ganga: Fish diversity in Ganga up 36% in 10 years | India News – Times of India

KOLKATA: Fish diversity in the Ganga had nearly halved in 20 years between 1991 and 2012. But it now appeared to be on the mend, with over 90% of endangered species making a comeback following interventions to clean up the river and sensitising fishermen to avoid catching juveniles. Prized fish like hilsa, kajri or sutri, vacha, garua and morari or piyali were among species that have revived—and available now in towns along the river.
Studies conducted over the past five decades reveal a wave-like curve: 207 species in the inaugural study in 1974, rising to 266 in 1991 before witnessing a precipitous decline to just 140 in 2012 and then making a smart recovery to 190 in 2021, a 36% rise in the last decade. Researchers have looked at the river’s primary channel, not its tributaries and distributaries.
Officials at the Central Inland Fisheries Research Institute (CIFRI) clarified that the fish species that dropped out of the records did not disappear from the river altogether but were not in sufficient numbers. These include pabda, batashi, kholshe, deshi koi and deshi magur.
In earlier studies, 79 native Gangetic fish species were detected in the stretch between Kanpur in UP and Farakka in Bengal. But the latest study reported 103 species in the same stretch. The lower zone from Farakka to Tribeni in Bengal reported 123 species and 72 along the freshwater tidal stretch, with the dominant species being Hilsa and other small indigenous fish such as chella, morari, Gangetic river sprat and Indian river shad.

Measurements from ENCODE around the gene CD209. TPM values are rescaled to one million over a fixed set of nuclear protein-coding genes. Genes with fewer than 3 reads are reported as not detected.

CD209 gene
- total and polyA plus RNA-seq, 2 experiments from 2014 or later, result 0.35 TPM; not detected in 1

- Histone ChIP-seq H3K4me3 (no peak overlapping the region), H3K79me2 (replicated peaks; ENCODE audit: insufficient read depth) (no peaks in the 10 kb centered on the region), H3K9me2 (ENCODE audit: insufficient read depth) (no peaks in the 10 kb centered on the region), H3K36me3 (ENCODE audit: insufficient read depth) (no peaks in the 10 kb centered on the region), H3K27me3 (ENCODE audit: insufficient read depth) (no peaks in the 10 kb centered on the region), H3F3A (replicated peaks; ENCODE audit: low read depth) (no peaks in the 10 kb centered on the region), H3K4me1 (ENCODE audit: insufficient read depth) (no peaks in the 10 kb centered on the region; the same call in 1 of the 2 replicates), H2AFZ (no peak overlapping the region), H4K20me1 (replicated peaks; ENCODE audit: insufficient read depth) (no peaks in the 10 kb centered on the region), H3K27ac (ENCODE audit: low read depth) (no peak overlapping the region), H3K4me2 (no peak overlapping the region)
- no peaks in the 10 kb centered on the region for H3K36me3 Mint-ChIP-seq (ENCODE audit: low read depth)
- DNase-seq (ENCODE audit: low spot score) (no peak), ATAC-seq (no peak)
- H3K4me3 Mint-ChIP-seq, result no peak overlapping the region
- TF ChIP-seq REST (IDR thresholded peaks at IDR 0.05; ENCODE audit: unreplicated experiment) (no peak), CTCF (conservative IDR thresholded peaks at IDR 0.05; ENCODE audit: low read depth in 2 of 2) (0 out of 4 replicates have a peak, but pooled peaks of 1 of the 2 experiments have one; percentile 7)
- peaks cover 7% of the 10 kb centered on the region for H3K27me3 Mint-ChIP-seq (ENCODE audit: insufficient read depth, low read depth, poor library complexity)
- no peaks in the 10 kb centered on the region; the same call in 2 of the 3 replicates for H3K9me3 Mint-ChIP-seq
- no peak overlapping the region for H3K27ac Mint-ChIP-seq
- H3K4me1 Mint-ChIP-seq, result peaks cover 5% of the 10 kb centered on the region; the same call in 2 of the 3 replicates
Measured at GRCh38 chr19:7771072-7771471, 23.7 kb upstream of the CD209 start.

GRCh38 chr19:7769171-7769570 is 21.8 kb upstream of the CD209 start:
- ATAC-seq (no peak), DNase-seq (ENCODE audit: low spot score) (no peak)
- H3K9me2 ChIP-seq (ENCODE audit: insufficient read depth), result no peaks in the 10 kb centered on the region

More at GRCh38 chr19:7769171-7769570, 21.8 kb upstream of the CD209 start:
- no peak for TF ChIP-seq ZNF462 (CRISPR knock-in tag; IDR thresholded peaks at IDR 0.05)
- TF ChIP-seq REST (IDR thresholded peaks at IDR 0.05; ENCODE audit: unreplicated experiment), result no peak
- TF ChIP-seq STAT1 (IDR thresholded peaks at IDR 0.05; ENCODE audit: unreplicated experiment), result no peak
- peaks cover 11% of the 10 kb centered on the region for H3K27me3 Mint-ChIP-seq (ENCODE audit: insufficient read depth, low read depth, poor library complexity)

The improvement in fish diversity and population followed multiple initiatives taken by CIFRI, including ranching and seed production of indigenous Gangetic species. More than 47 lakh fingerlings of major Indian carps have been ranched to increase diversity.
The effects of ranching are beginning to show. Landing data from different Ganga ghats showed a rise in fish stocks. The increase in fish population has, in turn, helped improve the water quality.
Fishermen Purna Patra from Godakhali and Binay Biswas from Tribeni said their catch had increased significantly over the past few years. “Local varieties of fish that were rarely found are now being netted,” said Biswas.
The Farakka region recorded 84 species, the highest ever for that stretch, indicating congenial riverine environment supporting a stable fish population. “In the lower Bengal stretch of the Ganga, four exotic fish species — crocodile fish, bighead carp, grass carp and silver carp — were reported, exhibiting population stability in the river largely due to change in riverine ecology,” said CIFRI director and project investigator Basanta Kumar Das.
The decline between 1991 and 2012, scientists at CIFRI said, was due to deterioration in the river’s water quality because of outflow of polluted water, sewage and chemicals from civic bodies and industries along the river, and overfishing, which impacted the overall fish population.
ICAR-CIFRI, along with other agencies engaged in the Ganga Action Plan project that was later rechristened National Mission for Clean Ganga, has managed to stem the decline and revive 50 species. But there are still less-abundant species like pangasius, pabda catfish, giant river goonch, chitala and silond catfish that require more effort. Around 10% of the native species are considered threatened, while 15 more are in the near-threatened category, two vulnerable and two endangered as per the IUCN red list 2020.

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